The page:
Our survey describes the realities of the rapidly changing ambulatory landscape during COVID-19. Safety-net clinicians are facing multiple patient barriers to engagement in telemedicine care during this first wave of the COVID-19 pandemic. However, they also appreciate the benefits for their patients and attest high interest in continuing telemedicine, despite concerns about safety and equitable access. Safety-net patients require access to devices, data, interpreter services, and technical support in order to participate equitably in telemedicine. Provider-level supports are needed to ensure sustainability, promote safety of care, and improve satisfaction to prevent long-term burnout or adverse care outcomes. Best practices tailored for the safety net will be key to building capacity if telemedicine is to remain for the long term.
ANJANA E. SHARMA, is affiliated with the Center for Excellence in Primary Care, Dept of Family and Community Medicine, UCSF (University of California San Francisco) School of Medicine and the UCSF Center for Vulnerable Populations at Zuckerberg San Francisco General Hospital (CVP). ELAINE C. KHOONG, COURTNEY R. LYLES, URMIMALA SARKAR, and DELPHINE TUOT are affiliated with the Division of General Internal Medicine, UCSF School of Medicine, and CVP. MALINI A. NIJAGAL is affiliated with the Department of Obstetrics, Gynecology and Reproductive Sciences, ZSFG and UCSF. GEORGE SU is affiliated with the Division of Pulmonary and Critical Care, ZSFG and the Department of Medicine, UCSF School of Medicine.
The authors thank the clinicians who took the time to complete this survey. We greatly thank Kristan Olazo for assistance with image and reference formatting. We thank Christina Yong for proofreading the manuscript.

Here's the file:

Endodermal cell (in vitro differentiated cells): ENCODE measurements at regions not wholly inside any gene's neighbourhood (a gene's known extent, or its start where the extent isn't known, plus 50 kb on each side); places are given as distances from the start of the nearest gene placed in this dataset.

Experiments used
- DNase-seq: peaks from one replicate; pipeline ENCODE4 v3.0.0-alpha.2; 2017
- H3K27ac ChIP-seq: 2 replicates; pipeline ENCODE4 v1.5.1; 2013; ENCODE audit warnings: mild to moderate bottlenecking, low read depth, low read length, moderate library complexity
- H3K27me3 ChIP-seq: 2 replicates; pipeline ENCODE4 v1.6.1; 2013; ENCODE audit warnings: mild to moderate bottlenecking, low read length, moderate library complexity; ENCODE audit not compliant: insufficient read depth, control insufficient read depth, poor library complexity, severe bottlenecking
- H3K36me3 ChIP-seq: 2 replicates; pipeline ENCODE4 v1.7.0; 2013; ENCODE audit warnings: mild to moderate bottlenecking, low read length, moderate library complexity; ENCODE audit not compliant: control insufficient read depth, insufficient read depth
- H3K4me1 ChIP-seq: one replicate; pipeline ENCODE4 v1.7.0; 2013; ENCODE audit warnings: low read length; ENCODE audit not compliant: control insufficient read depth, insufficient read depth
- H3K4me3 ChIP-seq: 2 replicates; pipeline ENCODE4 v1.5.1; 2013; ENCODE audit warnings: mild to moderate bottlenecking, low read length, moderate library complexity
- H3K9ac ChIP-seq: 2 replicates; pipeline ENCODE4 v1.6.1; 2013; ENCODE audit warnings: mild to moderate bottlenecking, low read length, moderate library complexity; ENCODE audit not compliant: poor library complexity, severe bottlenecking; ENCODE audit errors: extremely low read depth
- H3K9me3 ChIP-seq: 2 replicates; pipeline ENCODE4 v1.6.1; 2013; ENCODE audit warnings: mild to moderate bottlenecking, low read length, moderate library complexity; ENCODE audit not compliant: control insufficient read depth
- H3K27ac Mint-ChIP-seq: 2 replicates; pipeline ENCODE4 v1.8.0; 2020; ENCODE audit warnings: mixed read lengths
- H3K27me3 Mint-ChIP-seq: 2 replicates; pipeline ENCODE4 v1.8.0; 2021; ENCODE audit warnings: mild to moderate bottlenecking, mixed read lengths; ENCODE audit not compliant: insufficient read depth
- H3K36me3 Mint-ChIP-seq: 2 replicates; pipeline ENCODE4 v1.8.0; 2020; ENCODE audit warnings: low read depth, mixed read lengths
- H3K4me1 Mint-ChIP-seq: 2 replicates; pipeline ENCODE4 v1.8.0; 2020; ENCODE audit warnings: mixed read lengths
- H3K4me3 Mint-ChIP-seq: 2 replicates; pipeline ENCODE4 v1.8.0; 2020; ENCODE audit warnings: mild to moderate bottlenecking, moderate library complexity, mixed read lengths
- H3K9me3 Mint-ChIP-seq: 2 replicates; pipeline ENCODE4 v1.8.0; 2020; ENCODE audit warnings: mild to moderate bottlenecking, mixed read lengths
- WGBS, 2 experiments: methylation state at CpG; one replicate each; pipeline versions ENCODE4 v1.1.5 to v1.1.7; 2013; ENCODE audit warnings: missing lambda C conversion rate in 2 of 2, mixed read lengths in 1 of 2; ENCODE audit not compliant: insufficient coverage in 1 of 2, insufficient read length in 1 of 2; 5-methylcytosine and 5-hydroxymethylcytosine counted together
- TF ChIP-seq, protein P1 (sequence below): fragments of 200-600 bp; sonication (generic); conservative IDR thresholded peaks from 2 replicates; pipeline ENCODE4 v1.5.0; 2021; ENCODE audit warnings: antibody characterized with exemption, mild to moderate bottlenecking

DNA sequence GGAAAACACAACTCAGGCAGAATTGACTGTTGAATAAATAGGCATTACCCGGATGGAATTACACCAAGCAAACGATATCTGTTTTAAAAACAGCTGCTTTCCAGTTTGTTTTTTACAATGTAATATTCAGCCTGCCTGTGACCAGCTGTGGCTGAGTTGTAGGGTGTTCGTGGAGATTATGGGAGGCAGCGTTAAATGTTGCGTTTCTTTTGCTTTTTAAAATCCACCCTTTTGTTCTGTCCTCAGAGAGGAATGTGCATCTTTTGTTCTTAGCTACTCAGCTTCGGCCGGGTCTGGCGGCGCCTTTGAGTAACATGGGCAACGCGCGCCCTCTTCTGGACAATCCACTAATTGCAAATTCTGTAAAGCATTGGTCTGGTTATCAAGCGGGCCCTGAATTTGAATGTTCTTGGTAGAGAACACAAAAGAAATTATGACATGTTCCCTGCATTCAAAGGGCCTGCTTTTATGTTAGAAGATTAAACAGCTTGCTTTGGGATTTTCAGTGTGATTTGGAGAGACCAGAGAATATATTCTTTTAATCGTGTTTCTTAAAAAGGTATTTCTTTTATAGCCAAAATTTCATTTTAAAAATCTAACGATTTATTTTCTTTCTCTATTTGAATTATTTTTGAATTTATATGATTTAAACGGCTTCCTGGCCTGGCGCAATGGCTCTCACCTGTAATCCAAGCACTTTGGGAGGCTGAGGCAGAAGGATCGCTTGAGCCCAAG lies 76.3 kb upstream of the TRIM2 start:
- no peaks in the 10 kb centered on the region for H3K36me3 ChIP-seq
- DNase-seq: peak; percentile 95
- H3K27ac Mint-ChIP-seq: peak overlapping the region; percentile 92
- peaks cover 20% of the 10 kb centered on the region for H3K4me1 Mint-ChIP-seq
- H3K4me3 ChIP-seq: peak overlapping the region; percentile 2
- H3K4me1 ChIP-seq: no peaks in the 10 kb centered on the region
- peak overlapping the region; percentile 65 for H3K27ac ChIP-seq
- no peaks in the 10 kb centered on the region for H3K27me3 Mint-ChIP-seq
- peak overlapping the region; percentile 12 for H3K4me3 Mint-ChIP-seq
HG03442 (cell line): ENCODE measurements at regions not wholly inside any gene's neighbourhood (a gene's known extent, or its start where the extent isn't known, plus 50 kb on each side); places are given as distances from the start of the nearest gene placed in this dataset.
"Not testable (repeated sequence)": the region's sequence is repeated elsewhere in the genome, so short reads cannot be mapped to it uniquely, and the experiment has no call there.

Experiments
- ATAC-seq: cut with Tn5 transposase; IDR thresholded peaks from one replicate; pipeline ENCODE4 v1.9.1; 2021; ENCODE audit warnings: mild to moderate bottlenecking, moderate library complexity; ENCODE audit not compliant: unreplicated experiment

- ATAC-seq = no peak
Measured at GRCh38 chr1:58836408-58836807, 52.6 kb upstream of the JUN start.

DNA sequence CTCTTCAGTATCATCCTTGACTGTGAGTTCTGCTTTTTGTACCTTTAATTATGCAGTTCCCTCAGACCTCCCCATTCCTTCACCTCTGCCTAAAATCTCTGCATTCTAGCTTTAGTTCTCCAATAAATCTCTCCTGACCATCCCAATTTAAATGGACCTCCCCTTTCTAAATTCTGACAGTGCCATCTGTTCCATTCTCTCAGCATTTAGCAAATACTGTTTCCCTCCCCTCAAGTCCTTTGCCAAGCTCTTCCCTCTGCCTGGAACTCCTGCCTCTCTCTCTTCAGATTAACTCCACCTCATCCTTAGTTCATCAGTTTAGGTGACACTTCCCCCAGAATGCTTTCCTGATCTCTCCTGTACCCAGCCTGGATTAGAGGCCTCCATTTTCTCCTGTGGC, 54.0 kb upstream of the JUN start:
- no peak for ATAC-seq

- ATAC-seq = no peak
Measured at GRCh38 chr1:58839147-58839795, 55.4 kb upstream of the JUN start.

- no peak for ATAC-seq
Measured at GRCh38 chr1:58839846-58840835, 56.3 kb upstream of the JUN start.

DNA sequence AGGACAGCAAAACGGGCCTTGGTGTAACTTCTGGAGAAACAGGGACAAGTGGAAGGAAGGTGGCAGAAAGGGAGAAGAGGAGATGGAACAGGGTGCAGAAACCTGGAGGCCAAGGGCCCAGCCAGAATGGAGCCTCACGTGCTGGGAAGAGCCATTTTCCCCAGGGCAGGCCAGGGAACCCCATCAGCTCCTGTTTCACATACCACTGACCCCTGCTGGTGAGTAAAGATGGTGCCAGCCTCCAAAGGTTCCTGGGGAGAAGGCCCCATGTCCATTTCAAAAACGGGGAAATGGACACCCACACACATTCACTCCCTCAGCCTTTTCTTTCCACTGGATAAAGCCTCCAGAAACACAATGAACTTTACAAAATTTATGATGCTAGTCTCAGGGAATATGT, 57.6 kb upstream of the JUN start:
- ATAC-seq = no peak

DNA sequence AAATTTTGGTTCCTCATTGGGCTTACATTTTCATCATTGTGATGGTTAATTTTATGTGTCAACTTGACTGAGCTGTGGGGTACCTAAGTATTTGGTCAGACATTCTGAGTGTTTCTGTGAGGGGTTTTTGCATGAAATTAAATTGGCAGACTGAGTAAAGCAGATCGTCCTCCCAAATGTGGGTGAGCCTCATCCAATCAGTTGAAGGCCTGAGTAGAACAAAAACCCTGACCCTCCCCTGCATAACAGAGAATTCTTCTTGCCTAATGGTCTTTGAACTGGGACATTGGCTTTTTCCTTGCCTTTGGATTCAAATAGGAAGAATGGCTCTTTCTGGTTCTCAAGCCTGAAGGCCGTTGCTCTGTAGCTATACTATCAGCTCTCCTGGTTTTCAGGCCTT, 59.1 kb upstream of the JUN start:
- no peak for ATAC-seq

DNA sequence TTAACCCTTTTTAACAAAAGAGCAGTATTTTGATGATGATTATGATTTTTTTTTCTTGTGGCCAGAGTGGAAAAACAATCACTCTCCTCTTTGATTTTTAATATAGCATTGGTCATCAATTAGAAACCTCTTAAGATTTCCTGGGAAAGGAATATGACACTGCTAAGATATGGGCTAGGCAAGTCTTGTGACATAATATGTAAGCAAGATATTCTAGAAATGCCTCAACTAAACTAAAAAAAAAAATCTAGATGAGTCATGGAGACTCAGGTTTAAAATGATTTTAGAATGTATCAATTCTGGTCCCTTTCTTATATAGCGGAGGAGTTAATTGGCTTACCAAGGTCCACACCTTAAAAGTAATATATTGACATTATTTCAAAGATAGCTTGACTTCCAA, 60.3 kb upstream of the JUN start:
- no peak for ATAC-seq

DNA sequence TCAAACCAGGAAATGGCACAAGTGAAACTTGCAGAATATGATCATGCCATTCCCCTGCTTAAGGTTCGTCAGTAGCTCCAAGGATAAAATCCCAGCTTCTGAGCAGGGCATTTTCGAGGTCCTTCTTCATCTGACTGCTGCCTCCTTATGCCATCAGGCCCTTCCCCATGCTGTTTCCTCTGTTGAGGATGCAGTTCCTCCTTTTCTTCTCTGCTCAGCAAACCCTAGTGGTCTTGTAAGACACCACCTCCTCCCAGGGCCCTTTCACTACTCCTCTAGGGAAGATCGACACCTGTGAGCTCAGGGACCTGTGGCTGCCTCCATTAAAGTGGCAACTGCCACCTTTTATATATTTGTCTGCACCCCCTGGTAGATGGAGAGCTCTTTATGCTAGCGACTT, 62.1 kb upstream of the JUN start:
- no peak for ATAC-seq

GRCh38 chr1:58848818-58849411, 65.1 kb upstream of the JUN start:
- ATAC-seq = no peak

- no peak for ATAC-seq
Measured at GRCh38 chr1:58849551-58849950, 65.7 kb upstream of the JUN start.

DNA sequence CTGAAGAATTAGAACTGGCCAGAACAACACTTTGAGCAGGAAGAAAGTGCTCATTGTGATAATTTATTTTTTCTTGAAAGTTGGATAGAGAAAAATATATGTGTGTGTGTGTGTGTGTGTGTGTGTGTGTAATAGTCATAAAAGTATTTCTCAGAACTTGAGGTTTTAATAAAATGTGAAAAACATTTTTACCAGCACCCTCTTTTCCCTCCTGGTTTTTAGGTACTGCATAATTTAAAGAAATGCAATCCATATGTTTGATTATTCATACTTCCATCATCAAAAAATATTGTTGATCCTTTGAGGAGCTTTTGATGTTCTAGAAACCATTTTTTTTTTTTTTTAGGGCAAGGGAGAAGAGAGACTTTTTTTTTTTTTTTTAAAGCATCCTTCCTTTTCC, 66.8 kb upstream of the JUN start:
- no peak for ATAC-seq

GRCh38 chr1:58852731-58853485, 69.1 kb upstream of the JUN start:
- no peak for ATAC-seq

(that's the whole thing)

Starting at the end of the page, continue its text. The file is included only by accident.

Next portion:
Author 1 (Dr. Sharma) is supported by the National Center for Advancing Translational Sciences of the NIH under Award Number KL2TR001870.
Author 2 (Dr. Khoong) is supported by the National Heart Lung and Blood Institute of the NIH under Award Number K12HL138046 and National Center for Advancing Translational Sciences of the NIH under Award Number KL2TR001870.
Authors 3 and 4 (Dr. Hijagal and Dr. Lyles) are supported by a grant from the Donaghue Foundation's Greater Value Portfolio.
Author 5 (Dr. Su) is supported by NIH R01 DK117953 and NIH R01 HL143366-01A1 and P0051172 from the California HealthCare Foundation.
Author 7 (Dr. Sarkar) is supported by NIH/NCI K24CA212294.
Author 8's (Dr. Tuot) work is partially supported by the Connected Care Accelerator Program, grant #TF2007-09373 from the Center for Care Innovations, Tides Foundation and California Health Care Foundation.
Authors 1, 4, and 7 (Dr. Sharma, Dr. Lyles, and Dr. Sarkar) are supported by the Commonwealth Fund (20202842).
This manuscript's contents are solely the responsibility of the authors and do not necessarily represent the official views of the NIH or the Commonwealth Fund. The authors have no other disclosures or conflicts of interest to declare.